Six years ago as I was sat in the pub with a group of my friends, I had the alcohol-infused idea of running a marathon on every single continent. So naturally, my New Year's resolution the following year became to run my first ever marathon. But, like a lot of people when it comes to New Year resolutions I completely failed. I didn't let that failure stop me. In the following year, I started to record my runs. The days of the week that I was feeling motivated to run, the distance I was traveling as well as the number of miles that I was doing. And because of this, the following year I was successful in running my first ever marathon in New York City and checking off North America as the first ever continent in my goals. So this then led to the development of a dashboard, a dashboard of my life which helps to keep me on track in that goal as well as other areas in my life. I find it interesting that businesses have dashboards which help keep them on track in reaching their profit forecasts. But when it comes to our own lives we don't really have dashboards. And what's more important our life goals, or the goals of the businesses that we work for. This then led me to develop a dashboard in Google Sheets, Googles free spreadsheet software as it allowed me to input my data on the move using the Google Sheets app. As well as to visualize my performance using bar charts, pie charts, and conditional formatting, as well as automatically syncing my data using the Fitbit API. Now unlike many of the people that I've already met here at QS17, my technical skills are severely lacking. But what I lack in technical skills, I more than make up for in my ability to outsource. And I have an online business, and so through that I use a company that you might have heard of called Upwork. And with Upwork you can find freelancers and contractors. And through Upwork I found Alex, a Ukrainian with ninja-like coding skills, who charged me just $4 an hour to create the dashboard. So I provided Alex with a wireframe of what I wanted the dashboard to look like, and within the space of two days, he came back with a working prototype. The dashboard tracks the key elements in my life, including my activity, my sleep, my productivity, and the number of minutes of meditation that I do on a daily basis. As well as 32 other variables that also have a compounding effect on my life, including the number of calories I consume. The number of alcoholic drinks I drink, and whether I’m doing something on a daily basis that scares me to take me outside of my comfort zone. So I wanted the dashboard to be the first thing that I saw in the morning as I opened up my laptop, giving me a snapshot of my performance on the previous day, the last week, and the last 30 days as well. As well as this granular data, I wanted to see the bigger picture as well. So I asked Alex to create a separate tab within the spreadsheet which used conditional formatting. That shows the days that I was successful in achieving my goals for each of the variables in green, and red when I was unsuccessful. This helped to show patterns including when I’m abroad I tend to drink more alcohol, which continues since being here in Amsterdam. I also wanted to see correlations between two different variables, so Alex created another tab which helped to show this. For example, did the amount of sleep I was getting have an effect on my activity or productivity levels? Within this tab is also a pie chart which shows my performance for a selected variable for each day of the week. As you would expect on the weekends I consume more calories, I drink more alcoholic drinks. But the interesting thing is on a Tuesday. I'm more productive than any other day, which leads me to no longer schedule calls or have meetings, or go on trips on Tuesday because that's the day I need to get things done. I wanted to make the dashboard as automated as possible because I didn't want to be typing in data day in and day out and there's a lot of data there. So Alex used the Fitbit API to automatically sync my data from my activity, my sleep, my calorific information as well as my weight. I have a virtual assistant, who logs into MyFitnessPal every day and takes my protein, fat, and carbohydrate data and manually imports that in. As well as logging into my RescueTime account, which monitors the websites I’ve been on and gives me a score on zero to 100. This then just leaves me with having to input a few data points manually, including the number of miles that I’ve ran, the minutes of meditation that I’ve done, and whether I’ve done something scary. So what have I learned from all this? Well like a business, location, location, location seems to be key. When I’m at home in my home base, I have a set schedule where I get things done. I eat a lot more healthier. When I'm in a new city, I want to try those restaurants, and I tend to eat more calories, and going on a run takes a backseat. Secondly, I'm sure we've all heard this hat sleep is very important. For some reason, I didn't think it affected me until I saw the data. I’m lucky that I don’t have to set an alarm in the morning because I have my own business. However, at night I’ve started to set an alarm. So my Fitbit will start buzzing at nine thirty to remind me, to nudge me to get ready to go to sleep, to get the optimal amount of sleep that night. The third lesson I learned was that when I go out to eat, I tend to fall off the horse then. I'll consume more calories, I'll eat more meat, and I'll tend to drink more alcoholic drinks. So my solution to that has been when I go out to go to a vegetarian restaurant, there's obviously no meat there, the dishes will be healthier, and I'll offer to be a designated driver because then I'm not going to have more than one or maybe two drinks. My final lesson is when I batch my tasks you might have seen some days I’m like a productivity machine, I get lots done. Other days I completely fall off the horse. But when I batch my tasks, normally in groups of three I get a lot more done. I get my meditation box breathing and yoga in the morning. In the afternoon, I'll run, I'll go to the gym and do high-intensity training.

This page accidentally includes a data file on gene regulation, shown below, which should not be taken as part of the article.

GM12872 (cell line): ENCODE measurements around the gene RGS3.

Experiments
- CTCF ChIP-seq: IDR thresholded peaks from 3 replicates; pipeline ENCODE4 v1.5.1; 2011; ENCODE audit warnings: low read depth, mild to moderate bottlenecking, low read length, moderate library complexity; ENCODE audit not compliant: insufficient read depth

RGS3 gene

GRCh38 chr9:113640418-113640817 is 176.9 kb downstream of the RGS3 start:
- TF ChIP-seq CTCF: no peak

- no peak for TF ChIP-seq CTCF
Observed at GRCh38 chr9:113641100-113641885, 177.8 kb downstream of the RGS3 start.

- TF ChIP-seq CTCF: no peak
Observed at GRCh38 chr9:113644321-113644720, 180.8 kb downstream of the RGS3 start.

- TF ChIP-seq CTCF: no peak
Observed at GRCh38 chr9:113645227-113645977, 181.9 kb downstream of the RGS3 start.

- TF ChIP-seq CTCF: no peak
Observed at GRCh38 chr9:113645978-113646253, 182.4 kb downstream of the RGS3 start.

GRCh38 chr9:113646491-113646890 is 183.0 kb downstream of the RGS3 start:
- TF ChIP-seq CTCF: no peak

If anyone has any comments or suggestions, I’d love to hear them. And if you would like a copy of the dashboard as well as the tutorial in how to input your Fitbit data, it’s on my website as well. So thank you very much.

About the presenter[edit | edit source]

David de Souza gave this talk.